Organizing Classroom Jobs

Organizing Classroom Jobs | Shared by Elizabeth Dentlinger at sradentlinger.wordpress.com

Organizing Classroom Jobs | Shared by Elizabeth Dentlinger at sradentlinger.wordpress.com

I am a BIG fan of everything Bryce Hedstrom!  He has the most calming soul and tackles topics most teaching presenters are afraid to tackle: classroom management.  I was fortunate enough to get to learn about rituals, persona especial, and classroom jobs from Bryce at #iFLT16.  This is the first year I’ve attempted to bring classroom jobs into my classes.  I’ve often thought about how Bryce said that we’re the ones with Bachelor’s and/or Master’s degrees… so we shouldn’t be spending our time alphabetizing piles of work.  So I’ve thought of jobs that I don’t particularly enjoy or do a great job at.  I currently have a password keeper (door guard), a phone answerer (it’s so hard to get through all the bodies in my tiny class when the phone rings!), a birthday checker (sadly, I’m horrible at checking the bulletin board I have by date), and an open-ended question translator (reserved for a student who struggles to remain engaged during questions) .  I tried out a job where someone lead us off in the sneeze salud, amor, dinero sayings but it didn’t take well.  The Boss (El Jefe) comes and goes and unfortunately isn’t a staple in my classroom.  I’m hoping to refine the jobs that are successful and add to them for next semester when I get a fresh batch of kiddos.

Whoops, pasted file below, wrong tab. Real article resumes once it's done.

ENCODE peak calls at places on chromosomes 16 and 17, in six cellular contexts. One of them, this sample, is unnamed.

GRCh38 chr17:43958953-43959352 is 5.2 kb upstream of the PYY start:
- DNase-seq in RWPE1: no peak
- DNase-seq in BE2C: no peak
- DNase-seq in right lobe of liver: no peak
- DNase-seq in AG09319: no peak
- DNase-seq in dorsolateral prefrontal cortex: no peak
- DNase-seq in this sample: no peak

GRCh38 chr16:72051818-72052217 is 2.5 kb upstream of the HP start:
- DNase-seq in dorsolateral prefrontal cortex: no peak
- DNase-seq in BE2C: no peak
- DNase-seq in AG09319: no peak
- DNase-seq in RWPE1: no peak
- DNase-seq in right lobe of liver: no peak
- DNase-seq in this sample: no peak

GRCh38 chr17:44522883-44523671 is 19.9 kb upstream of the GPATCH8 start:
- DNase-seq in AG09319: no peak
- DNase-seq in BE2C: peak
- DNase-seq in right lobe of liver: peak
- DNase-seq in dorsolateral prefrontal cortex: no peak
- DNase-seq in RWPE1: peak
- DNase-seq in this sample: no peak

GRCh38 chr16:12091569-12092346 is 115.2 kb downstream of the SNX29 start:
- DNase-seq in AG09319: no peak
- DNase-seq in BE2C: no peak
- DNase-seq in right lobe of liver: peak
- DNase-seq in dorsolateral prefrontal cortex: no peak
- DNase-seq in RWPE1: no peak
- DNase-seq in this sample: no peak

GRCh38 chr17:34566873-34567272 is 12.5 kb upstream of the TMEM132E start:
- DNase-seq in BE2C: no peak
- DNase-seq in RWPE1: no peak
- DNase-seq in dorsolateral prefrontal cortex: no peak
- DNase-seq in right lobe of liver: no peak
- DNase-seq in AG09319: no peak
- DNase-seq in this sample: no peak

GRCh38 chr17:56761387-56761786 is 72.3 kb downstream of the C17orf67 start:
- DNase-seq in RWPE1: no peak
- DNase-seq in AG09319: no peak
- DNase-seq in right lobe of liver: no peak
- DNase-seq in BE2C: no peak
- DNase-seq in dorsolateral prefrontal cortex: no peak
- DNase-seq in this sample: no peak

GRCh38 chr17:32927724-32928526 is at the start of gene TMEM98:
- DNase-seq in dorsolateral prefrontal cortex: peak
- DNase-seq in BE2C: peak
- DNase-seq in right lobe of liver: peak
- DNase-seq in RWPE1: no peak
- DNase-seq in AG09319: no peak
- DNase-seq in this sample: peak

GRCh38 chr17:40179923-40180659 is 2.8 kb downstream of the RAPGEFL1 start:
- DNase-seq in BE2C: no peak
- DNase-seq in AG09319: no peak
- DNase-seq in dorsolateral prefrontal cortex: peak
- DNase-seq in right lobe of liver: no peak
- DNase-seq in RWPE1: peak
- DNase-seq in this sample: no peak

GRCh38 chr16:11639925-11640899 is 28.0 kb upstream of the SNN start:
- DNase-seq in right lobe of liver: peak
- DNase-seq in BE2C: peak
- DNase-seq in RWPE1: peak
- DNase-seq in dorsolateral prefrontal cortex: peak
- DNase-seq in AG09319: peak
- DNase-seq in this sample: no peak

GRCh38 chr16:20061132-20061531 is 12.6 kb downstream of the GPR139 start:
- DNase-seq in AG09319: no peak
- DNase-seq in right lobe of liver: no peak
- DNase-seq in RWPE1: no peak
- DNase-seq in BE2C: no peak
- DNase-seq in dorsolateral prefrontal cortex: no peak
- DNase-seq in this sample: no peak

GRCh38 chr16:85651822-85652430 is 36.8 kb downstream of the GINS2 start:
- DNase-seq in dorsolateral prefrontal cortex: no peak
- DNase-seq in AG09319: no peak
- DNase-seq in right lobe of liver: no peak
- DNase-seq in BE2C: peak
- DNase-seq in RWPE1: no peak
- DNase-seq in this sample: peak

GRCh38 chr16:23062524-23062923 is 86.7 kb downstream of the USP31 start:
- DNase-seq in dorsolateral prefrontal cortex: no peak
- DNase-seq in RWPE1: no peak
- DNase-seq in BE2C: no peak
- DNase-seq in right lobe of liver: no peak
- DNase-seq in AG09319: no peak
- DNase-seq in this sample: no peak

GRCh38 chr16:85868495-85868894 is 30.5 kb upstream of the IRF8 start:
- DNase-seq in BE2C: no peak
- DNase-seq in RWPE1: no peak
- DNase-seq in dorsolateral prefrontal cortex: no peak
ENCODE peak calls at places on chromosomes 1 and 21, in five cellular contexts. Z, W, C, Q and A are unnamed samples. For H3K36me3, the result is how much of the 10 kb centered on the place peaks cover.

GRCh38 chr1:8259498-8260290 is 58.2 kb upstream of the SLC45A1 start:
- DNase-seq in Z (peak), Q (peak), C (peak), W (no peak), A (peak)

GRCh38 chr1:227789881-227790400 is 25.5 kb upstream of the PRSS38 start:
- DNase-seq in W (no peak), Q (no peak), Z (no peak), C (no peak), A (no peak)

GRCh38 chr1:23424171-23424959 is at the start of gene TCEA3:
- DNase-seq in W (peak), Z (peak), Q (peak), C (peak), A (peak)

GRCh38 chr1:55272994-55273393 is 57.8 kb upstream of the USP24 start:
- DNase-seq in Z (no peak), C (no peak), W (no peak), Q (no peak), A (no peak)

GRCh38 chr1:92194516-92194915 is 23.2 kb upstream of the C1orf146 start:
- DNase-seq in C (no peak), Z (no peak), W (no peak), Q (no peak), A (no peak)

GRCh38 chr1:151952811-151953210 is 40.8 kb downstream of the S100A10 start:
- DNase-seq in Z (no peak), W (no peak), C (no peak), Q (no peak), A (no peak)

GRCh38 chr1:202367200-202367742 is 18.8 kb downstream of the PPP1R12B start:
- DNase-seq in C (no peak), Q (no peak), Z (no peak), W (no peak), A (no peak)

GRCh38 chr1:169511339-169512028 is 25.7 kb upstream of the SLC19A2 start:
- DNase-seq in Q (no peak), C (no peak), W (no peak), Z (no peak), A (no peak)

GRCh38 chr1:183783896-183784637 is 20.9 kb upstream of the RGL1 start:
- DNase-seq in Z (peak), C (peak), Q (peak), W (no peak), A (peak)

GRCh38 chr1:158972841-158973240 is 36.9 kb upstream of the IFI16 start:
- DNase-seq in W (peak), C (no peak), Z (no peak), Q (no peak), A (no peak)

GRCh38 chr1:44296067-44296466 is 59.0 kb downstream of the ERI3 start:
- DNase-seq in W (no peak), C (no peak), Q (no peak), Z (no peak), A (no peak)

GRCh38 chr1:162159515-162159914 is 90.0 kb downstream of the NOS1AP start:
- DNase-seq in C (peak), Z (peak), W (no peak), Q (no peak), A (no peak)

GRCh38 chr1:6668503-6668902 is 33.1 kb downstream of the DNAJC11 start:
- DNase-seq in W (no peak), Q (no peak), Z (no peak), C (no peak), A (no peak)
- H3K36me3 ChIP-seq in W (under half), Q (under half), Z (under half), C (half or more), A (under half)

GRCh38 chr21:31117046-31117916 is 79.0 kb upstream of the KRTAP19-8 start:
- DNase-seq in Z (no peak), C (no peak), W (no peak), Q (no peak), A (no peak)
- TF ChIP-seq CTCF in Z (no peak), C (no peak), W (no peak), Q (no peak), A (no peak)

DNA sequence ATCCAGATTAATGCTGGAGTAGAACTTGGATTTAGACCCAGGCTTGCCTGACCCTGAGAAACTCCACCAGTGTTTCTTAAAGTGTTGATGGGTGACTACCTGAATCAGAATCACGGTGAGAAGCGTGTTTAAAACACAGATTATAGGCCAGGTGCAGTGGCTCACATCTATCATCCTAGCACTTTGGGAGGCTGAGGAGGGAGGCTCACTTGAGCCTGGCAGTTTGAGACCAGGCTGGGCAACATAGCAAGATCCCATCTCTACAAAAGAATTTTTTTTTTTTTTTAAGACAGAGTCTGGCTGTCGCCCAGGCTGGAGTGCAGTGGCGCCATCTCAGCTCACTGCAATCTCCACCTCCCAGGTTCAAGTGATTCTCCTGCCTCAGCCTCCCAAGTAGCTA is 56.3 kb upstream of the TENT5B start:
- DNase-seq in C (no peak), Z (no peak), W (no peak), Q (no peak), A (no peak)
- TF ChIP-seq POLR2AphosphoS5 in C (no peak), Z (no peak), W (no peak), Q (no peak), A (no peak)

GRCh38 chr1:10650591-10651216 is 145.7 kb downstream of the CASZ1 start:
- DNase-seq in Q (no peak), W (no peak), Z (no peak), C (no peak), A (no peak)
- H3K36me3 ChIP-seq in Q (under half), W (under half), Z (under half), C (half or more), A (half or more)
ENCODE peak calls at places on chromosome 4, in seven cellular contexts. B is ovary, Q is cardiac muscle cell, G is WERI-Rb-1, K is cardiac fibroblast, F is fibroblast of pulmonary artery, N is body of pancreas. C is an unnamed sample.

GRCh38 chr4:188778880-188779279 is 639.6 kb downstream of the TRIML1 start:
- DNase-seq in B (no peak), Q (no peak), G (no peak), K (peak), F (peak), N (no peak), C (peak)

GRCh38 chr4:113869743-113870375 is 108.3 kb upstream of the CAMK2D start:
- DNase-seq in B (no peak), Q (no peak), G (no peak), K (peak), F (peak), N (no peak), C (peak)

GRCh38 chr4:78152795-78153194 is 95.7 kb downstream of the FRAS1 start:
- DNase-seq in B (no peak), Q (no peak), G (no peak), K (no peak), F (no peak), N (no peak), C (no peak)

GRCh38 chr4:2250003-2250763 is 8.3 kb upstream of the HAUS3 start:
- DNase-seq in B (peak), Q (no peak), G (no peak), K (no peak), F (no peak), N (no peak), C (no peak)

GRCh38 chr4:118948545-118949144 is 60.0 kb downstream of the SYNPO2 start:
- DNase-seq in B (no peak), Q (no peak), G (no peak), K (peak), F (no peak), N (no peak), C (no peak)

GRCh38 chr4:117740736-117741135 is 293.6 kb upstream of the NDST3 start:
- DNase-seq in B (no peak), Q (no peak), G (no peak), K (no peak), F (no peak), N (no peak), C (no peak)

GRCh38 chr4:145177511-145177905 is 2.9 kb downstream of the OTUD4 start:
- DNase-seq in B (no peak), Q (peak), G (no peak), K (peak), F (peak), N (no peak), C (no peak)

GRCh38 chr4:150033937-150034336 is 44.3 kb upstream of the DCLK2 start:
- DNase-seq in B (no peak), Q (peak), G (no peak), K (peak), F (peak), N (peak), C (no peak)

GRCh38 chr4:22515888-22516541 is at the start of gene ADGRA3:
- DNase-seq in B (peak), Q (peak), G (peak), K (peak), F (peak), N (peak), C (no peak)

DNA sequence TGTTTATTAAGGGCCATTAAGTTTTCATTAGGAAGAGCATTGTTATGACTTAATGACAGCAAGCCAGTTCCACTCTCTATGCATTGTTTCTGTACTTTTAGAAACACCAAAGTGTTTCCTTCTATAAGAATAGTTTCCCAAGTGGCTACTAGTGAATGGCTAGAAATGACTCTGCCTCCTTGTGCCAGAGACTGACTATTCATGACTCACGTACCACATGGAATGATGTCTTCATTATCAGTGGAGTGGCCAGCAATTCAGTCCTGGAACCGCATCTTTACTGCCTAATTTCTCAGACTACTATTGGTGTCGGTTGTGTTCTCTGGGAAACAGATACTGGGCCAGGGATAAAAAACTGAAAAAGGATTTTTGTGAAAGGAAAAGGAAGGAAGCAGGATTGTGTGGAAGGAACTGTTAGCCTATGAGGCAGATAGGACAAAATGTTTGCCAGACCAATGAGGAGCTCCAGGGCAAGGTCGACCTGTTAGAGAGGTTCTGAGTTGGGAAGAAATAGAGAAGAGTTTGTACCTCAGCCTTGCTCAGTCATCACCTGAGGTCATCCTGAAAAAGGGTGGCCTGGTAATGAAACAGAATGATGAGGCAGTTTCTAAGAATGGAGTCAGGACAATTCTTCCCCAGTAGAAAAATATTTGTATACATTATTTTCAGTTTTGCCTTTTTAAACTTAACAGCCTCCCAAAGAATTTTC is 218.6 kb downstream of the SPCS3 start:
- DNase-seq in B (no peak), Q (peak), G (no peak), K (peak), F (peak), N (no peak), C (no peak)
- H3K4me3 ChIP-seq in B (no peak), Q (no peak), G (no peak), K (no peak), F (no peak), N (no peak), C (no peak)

I remember one attendee in Bryce’s session that covered classroom jobs asking how he assigns them.  Bryce responded that some jobs are created/inspired by specific children so that they keep those jobs, but other than that he didn’t have a good way of organizing (or reassigning?) them.  As I recently changed my seating chart, I am reminded that I have a simply solution – have your jobs be tied to the chair/desk!  My password checker/door guard the closest to the door, my phone answerer is the one closest to the phone, etc.  I physically write the job in on my seating chart so that I can keep it in mind when I write my new seating chart.  I do this because it reminds me of these jobs and can utilize them more often, and also because some of these jobs ask for certain personality types.

I am unsure how well this would work if you have bigger classes and want each student to have a job… but I guess anything is doable!

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